And so shall the peace of God, which exceeds all understanding, guard your hearts and minds in Christ Jesus
Reflection by: Sharon Nelsen
I was on the phone conversing with my friend who said, “I had the most unusual experience yesterday; I felt enveloped in peace at the same time I was experiencing a deep sadness.”
For the past thirty years he has worked with at-risk youth, and presently is entrusted with youth on probation, so I certainly related to his experience of deep sadness. He works in areas many of us are not inclined to drive through, much less stop and visit the families that live there.
His comment inspired me to think about how I view peace. I realized that often I think of peace as that sense experienced when everything works out well; when a challenging situation has good results; when what I have hoped and hoped for, finally happens. Is that the peace promised and given to us by Jesus? The peace bestowed not as the world gives? I would name what I experience, “relief,” for it is the same sense I have when the ache in my shoulder goes away.
I went to the Gospel of John where we find so many comforting, challenging words of Jesus. The first passage I read showed me that the Peace Jesus gives us is connected to who we are. Knowing our identity and that God's desire is to preserve us from evil, is perhaps our foundation for receiving this peace, a peace that exists because it is based on truth, the Truth that is grounded in the reality that we are not OF this world, but here to sanctify it in the power of Jesus.
(John 17.14-18) “I have given them your word, and the world has hated them. For they are not of the world, just as I, too, am not of the world. I am not praying that you would take them out of the world, but that you would preserve them from evil. They are not of the world, just as I also am not of the world. Sanctify them in truth. Your word is truth. Just as you have sent me into the world, I also have sent them into the world.”
Another aspect of this peace is, as in my friend's experience of deep sadness and comforting peace, that it can coexist with all circumstances of our lives. (John 16.33) “These things I have spoken to you, so that you may have peace in me. In the world, you will have difficulties. But have confidence: I have overcome the world.”
And yet another mark of this peace is that it sets us apart, again because we rely not on passing circumstances but on the transforming power of God. (John 16.20) “Amen, amen, I say to you, that you shall mourn and weep, but the world will rejoice. And you shall be greatly saddened, yet your sorrow shall be turned into joy.”
It is a peace we lose only through sin. This thought came to me as another friend and I were chatting about his work experience: He said. “I can't do less. I have realized that even though it is tiring, challenging and sometimes seems impossible, I need to stay with my job. Years ago, I got tired of it. I took another job that was a lot less work, thinking this would give me a respite. But I had no peace. I was miserable. I had less demands upon me, but I was upset all the time. So, I went back to my former job. I am sometimes tired, worn out by the demands, frustrated by the slowness of some aspects of it, yet I am at peace. This is who I am and I can't settle for less.”
My friend illustrated in a most powerful way, what sin is. So often we think of sin as a list of do nots
and weaknesses, when actually, it is a deliberate, knowledgable choice; we decide to settle for less even though we know what we are called to do. We'd like an extended vacation and we're tempted to take it. When Jesus lived His Truth, “ ... many of his disciples went back, and they no longer walked with him. Therefore, Jesus said to the twelve, “Do you also want to go away?” Then Simon Peter answered him: “Lord to whom would we go? You have the words of eternal life.” (John 6.67- 69) When we are trying to live our true calling, where else do we have to go except to the Source, who strengthens us constantly with His Eternal Peace, the first gift He gave as Risen Lord: (John 20.19) “Then, when it was late on the same day, on the first of the Sabbaths, and the doors were closed where the disciples were gathered, for fear of the Jews, Jesus came and stood in their midst, and he said to them: 'Peace to you.' ”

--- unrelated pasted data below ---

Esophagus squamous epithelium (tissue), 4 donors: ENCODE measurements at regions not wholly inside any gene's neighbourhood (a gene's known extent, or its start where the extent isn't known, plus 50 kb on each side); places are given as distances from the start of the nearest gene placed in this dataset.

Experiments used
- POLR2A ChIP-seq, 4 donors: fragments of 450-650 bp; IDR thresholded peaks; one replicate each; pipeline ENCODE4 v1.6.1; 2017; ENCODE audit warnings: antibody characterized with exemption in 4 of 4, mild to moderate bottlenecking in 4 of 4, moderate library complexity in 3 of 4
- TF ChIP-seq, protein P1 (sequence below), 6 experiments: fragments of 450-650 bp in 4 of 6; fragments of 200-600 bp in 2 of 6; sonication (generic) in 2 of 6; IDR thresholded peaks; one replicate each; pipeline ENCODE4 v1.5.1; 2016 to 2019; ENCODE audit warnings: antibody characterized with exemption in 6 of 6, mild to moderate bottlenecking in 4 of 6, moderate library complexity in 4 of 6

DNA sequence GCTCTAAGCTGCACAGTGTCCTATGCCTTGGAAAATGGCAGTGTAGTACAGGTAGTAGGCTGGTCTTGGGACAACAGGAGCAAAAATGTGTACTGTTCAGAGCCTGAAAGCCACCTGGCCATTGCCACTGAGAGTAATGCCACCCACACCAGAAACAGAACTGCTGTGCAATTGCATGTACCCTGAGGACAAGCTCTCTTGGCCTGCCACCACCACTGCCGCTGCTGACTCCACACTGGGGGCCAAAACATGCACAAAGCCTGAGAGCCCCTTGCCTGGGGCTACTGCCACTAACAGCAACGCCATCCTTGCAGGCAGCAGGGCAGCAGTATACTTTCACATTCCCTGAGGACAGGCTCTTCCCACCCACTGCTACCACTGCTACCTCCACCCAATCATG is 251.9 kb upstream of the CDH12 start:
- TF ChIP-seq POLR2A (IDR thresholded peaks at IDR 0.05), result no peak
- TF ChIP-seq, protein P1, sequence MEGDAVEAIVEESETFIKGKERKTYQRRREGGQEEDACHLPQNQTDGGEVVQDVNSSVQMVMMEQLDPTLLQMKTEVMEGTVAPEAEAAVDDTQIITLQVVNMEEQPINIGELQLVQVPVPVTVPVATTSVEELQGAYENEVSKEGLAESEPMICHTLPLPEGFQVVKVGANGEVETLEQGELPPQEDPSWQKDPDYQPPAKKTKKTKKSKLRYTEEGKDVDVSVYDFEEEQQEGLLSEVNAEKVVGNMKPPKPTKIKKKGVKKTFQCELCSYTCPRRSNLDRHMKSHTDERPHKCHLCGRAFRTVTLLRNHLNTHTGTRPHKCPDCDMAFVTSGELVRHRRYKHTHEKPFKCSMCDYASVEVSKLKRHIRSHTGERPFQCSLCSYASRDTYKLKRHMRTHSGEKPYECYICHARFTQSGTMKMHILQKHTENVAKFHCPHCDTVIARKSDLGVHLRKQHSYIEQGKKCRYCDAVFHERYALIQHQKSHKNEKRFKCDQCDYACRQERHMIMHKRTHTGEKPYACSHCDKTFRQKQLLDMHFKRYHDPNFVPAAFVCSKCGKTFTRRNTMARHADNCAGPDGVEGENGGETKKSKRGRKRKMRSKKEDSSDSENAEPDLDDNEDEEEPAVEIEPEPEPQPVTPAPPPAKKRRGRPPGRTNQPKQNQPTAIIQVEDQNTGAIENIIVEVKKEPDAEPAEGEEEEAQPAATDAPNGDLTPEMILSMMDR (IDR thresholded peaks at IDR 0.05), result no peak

Nothing had changed in external circumstances; everything changed internally with the Presence and the Promise of the Risen Lord because His Peace transcends the physical stage of tranquility; it is an internal dynamic that empowers us to endure. It is a gift grounded in truth, not circumstances, that we can receive in the midst of our trials. It is a gift that only our choice to settle for less can affect, and even then its very absence is often the most effective message to return to truth. In that way and in others beyond our full understanding, this Peace of Christ is our protector. “Be anxious about nothing. But in all things, with prayer and supplication, with acts of thanksgiving, let your petitions be made known to God. And so shall the peace of God, which exceeds all understanding, guard your hearts and minds in Christ Jesus.” (Philippians 4.6-7) And not only guard, but elevate, encourage, inspire, put things in perspective: “And let the peace of Christ lift up your hearts. For in this peace, you have been called, as one body. And be thankful.” (Col. 3.15)
Peace is wonderfully contagious. If you've ever been upset and you move into the presence of a peace-filled person, somehow, you catch that peace. It goes beyond words, answers, solutions, or any changes in circumstances. It's just there, and you know it. A world filled with individual bearers of this Peace of Christ, can be powerfully contagious. With that in mind, let us greet each other this Lent with the prayer of 1Peter 1.2: “May grace and peace be multiplied for you.”